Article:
The Jam – ‘The Gift’

If I had to pick my favourite album by The Jam I’d have to go for All Mod Cons, but as a pre-pubescent 12-year old it came a few years too early. By 1982 and with my schooldays coming to an end, The Gift was The Jam’s sixth and final long-player and whilst not their finest, there were new sounds and new influences that felt fresh, leading to a voyage way beyond its eleven tracks.

Soul and Motown had already become regular visitors to my turntable, but The Gift introduced me to a whole new scene. I was about to discover northern soul. Weller was never shy of nicking a riff, and with Trans-Global Express he could be accused of daylight robbery. I had little knowledge of northern, and much less than that of World Column’s pounding So Is The Sun, but I, like many others I sourced Weller’s inspiration and used it as my own.

The Gift, in patches, was heavy on the funk, none more so than on Precious, a double A-side single with soul-stomper Town Called Malice and the band’s third UK No.1 single. With northern, funk and stabs of jazz appearing for the first time, it was an album less immediate than its predecessor Sound Affects, but more an exciting, eclectic mix of new, old sounds. Weller was clearly getting into his early mod roots, seeking out the jazz riffs and digging the French café culture. This was Weller’s first foray into a different kind of early 80s new romantic.

Whilst Weller was delving further into his mod roots and broadening The Jam’s sound he was still a master of writing a classic, and Carnation was up there with his best. Beautiful, inward looking and riddled with self-doubt, it struck a chord with my ever-growing shy and introverted softer side. Then, to counter that emotion I would crank up the volume to the max to bring in the album’s rousing finale, The Gift. Then I’d play it again, and again almost as if to instil its positive message and can do attitude to ward off my self-doubt and shyness. Not for the first time and certainly not the last Weller was shaping my outlook on life and the way I lived it.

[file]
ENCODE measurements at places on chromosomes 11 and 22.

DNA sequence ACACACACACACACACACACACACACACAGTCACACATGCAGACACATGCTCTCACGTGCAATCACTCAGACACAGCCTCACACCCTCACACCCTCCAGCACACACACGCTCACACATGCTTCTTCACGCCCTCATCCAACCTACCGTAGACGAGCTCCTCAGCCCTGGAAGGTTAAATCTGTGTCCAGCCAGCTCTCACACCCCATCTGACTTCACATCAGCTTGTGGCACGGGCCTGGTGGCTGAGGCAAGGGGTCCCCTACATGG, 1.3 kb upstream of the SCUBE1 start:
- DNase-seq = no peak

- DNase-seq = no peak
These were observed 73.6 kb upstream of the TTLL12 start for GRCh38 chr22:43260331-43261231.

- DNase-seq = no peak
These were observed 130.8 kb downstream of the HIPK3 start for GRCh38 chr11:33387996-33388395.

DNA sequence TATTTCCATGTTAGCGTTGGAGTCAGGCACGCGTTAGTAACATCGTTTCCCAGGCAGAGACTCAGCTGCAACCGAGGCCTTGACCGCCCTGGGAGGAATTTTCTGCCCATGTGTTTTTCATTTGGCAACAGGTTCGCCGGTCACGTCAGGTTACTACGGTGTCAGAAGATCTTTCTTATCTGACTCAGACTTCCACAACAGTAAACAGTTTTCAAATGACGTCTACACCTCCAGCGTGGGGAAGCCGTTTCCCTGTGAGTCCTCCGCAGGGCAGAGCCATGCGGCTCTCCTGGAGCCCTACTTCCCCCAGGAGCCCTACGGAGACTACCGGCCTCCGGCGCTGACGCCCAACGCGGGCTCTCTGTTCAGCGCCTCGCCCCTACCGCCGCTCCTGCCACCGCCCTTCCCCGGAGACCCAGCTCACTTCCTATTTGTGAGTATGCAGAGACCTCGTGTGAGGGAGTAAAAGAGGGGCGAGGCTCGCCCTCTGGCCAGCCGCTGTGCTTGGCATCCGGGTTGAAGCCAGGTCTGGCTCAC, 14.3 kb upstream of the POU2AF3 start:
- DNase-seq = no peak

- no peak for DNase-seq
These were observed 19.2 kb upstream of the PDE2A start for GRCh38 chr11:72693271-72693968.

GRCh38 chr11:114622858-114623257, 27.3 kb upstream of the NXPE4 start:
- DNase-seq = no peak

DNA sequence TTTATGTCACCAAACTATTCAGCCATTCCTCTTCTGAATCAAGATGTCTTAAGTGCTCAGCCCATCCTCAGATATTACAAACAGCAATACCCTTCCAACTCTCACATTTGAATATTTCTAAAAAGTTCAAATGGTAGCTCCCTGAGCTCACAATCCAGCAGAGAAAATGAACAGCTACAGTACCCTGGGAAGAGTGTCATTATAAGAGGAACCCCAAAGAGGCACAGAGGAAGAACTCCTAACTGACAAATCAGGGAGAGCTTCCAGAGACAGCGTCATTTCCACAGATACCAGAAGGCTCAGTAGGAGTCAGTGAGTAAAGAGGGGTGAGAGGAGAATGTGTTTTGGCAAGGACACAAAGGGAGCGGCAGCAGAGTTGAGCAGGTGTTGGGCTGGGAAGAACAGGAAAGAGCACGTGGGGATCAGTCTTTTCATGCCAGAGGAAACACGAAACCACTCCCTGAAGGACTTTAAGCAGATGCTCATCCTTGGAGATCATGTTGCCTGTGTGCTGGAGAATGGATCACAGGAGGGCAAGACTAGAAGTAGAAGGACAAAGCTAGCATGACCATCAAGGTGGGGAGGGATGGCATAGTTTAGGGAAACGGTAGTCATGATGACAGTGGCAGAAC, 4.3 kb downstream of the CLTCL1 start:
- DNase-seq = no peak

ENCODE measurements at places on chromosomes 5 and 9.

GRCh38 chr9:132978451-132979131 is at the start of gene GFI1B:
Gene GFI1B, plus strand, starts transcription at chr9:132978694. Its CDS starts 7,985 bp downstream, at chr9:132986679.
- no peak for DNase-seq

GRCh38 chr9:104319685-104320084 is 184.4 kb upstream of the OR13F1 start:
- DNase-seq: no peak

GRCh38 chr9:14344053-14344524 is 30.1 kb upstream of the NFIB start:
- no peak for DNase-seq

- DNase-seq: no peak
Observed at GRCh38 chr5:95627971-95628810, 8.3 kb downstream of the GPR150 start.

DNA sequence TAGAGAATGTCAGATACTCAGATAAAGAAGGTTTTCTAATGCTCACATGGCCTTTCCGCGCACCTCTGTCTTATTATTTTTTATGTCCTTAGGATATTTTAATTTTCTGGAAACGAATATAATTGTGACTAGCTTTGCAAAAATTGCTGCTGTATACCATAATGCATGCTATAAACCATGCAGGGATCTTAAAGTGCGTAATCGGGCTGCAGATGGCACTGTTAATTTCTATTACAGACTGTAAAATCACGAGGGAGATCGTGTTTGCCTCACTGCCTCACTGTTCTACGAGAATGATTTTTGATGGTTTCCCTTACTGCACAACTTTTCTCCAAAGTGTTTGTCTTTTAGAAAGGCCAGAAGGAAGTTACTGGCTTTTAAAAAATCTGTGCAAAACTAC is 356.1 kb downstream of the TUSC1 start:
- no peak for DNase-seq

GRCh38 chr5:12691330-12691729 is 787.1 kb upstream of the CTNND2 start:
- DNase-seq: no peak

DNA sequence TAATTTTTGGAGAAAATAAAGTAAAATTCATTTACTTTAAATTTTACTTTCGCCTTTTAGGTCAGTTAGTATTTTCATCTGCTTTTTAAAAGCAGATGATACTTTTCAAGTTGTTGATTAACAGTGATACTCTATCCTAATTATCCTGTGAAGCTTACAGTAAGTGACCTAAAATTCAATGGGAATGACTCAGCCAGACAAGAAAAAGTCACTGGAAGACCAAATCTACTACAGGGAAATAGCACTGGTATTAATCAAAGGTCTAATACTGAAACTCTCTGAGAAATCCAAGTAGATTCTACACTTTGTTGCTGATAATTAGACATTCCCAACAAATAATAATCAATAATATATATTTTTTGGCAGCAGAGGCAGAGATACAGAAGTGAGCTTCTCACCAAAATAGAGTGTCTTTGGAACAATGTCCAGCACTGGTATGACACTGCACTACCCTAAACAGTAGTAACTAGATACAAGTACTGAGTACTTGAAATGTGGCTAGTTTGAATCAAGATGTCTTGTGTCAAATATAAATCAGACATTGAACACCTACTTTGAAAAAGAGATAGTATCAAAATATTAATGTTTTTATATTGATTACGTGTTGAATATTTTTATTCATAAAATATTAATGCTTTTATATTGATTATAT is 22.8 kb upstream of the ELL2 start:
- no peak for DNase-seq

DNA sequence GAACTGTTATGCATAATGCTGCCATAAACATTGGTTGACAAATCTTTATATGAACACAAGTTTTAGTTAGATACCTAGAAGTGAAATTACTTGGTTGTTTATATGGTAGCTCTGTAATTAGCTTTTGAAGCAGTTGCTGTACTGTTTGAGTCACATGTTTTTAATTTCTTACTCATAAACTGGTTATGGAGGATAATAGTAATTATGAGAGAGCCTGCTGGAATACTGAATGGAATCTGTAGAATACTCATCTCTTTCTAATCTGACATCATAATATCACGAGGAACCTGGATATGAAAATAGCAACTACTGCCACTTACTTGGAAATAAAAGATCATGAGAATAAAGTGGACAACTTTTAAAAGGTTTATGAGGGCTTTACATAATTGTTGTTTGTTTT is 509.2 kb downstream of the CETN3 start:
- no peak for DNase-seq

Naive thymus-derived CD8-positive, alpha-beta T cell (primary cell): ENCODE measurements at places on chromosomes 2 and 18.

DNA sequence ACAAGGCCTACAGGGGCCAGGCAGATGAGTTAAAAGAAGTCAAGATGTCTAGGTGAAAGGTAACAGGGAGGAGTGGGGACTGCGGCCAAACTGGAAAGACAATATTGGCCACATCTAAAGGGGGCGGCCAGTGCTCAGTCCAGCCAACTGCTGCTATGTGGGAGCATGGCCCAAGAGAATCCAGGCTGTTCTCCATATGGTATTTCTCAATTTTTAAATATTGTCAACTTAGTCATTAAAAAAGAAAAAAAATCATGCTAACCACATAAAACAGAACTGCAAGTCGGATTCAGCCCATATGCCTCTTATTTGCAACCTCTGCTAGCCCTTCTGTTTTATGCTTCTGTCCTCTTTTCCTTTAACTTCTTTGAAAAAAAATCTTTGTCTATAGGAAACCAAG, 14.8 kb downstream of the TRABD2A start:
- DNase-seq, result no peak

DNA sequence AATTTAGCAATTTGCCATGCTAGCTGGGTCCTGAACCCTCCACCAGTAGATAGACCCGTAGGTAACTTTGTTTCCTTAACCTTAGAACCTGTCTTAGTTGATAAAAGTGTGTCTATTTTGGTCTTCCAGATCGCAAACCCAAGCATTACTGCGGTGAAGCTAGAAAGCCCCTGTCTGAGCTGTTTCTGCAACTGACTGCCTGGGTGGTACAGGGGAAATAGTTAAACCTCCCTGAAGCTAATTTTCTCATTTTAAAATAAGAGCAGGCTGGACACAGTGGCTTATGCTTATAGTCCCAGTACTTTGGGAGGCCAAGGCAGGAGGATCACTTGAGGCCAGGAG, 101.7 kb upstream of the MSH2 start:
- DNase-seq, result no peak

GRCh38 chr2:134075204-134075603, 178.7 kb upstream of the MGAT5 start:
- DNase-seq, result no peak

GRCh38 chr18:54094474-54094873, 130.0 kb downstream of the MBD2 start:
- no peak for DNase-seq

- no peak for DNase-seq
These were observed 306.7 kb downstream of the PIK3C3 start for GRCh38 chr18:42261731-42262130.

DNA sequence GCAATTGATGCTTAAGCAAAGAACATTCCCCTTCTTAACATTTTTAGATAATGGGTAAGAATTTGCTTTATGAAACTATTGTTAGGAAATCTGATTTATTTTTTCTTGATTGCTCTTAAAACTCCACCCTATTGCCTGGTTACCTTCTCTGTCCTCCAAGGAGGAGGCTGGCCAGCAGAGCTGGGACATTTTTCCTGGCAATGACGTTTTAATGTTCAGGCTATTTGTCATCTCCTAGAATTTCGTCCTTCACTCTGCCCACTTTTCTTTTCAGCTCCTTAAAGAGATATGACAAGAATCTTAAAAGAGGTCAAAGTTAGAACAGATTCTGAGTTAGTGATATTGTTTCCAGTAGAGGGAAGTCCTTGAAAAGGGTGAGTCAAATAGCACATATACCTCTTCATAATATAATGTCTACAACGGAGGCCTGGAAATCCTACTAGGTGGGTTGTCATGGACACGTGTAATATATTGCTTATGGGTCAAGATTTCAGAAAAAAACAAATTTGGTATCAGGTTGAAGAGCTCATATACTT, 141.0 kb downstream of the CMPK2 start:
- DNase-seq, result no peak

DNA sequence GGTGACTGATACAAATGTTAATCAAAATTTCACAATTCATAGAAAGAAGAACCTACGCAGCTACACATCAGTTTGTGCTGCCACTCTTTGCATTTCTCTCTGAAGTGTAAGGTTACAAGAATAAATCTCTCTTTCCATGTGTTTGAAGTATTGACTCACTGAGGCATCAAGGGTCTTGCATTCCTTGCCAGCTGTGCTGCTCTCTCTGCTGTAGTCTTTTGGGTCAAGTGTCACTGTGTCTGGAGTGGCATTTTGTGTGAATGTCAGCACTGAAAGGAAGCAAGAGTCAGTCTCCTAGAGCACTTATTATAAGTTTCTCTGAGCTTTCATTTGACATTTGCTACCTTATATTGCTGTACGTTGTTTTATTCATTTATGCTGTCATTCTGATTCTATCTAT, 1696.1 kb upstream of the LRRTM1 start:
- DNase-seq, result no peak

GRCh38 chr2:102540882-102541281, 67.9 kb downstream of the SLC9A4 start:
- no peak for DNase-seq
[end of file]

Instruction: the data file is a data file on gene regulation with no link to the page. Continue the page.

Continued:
“Move – move – I’ve got the gift of life
Can’t you see it in the twinkle of my eye
I can’t stand up and I can’t sit down
I gotta keep movin’ – I gotta keep movin’
All the time that gets wasted hating
Why don’t you move together and make your heart feel better”

– The Gift

The Who – ‘Quadrophenia’

Emotionally, as a soon to turn 16 year-old, my internal thoughts, insecurities and voyage of discovery were just about to go into overdrive. The usual teenage dramas were prominent, fuelled and fanned by the music and lyrics that I was consuming daily with fevered gusto. Over thirty years on and I would say with some certainty that the one album that has done more to develop and change, to challenge and question, to confuse and ultimately to inspire me is Quadrophenia, The Who’s glorious homage to the Mod scene of the 1960s and Pete Townshend’s story of Jimmy’s own tortuous voyage of discovery.

I wasn’t and never have been a Mod, but emotionally, musically and stylistically I felt a connection, a solid bond, initially through The Jam and ensuing influences, but primarily through Quadrophenia, the film and this incredible album. By the time I saw the film I’d developed a love of soul, motown and much of the mod influenced sixties. Watching, and then listening to Quadrophenia was musically majestic, from the sound of the first waves crashing and Entwhistle’s thunderous bass, but emotionally it acted as a catalyst for an introspective discovery that I was already struggling to keep pace with. I devoured it. It challenged me, changed me and for all the questions it asked, it gave me an identity and in Jimmy a character to empathise with and to be inspired by.